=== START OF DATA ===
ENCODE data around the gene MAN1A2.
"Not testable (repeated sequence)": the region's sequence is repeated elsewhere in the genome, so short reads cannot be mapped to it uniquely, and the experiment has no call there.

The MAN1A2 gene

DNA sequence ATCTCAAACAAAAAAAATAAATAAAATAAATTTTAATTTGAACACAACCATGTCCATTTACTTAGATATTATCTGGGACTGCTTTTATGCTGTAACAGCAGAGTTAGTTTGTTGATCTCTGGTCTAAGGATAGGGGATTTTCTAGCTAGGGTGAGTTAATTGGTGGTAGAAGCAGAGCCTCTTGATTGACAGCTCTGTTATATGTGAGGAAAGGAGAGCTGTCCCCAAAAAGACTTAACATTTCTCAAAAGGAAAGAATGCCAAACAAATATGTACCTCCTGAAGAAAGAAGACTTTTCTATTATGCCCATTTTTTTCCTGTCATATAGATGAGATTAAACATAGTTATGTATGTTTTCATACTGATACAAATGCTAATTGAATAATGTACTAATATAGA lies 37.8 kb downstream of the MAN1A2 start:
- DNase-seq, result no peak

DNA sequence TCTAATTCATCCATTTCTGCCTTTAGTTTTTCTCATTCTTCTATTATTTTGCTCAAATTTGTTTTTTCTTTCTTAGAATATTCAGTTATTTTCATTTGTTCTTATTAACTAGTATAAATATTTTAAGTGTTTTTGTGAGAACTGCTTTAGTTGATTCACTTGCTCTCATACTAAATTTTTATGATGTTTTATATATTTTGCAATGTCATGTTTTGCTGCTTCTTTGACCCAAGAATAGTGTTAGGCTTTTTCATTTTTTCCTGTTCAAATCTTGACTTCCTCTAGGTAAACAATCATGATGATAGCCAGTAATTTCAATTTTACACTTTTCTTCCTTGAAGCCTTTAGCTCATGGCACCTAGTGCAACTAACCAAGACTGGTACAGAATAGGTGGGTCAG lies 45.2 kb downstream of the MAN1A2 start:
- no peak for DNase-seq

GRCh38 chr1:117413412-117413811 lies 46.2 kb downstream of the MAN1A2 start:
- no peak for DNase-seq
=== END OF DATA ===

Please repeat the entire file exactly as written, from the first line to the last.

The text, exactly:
ENCODE data around the gene MAN1A2.
"Not testable (repeated sequence)": the region's sequence is repeated elsewhere in the genome, so short reads cannot be mapped to it uniquely, and the experiment has no call there.

The MAN1A2 gene

DNA sequence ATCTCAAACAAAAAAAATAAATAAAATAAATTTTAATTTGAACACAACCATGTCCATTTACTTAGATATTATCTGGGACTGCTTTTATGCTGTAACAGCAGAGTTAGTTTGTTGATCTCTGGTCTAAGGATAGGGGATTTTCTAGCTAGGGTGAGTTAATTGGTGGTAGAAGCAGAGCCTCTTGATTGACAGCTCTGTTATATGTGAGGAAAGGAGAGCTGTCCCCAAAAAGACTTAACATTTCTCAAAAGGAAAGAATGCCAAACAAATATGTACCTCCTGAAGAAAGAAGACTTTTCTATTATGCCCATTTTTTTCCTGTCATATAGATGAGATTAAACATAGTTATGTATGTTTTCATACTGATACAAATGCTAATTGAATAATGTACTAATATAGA lies 37.8 kb downstream of the MAN1A2 start:
- DNase-seq, result no peak

DNA sequence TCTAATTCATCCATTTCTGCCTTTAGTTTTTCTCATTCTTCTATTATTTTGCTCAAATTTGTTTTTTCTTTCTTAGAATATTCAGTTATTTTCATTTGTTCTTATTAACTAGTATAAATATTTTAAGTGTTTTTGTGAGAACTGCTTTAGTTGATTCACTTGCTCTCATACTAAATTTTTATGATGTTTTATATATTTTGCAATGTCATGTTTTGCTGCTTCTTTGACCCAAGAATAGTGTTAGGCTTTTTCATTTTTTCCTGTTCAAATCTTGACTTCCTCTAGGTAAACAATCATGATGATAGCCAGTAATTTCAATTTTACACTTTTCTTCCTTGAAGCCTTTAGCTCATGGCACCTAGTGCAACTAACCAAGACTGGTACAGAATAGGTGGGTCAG lies 45.2 kb downstream of the MAN1A2 start:
- no peak for DNase-seq

GRCh38 chr1:117413412-117413811 lies 46.2 kb downstream of the MAN1A2 start:
- no peak for DNase-seq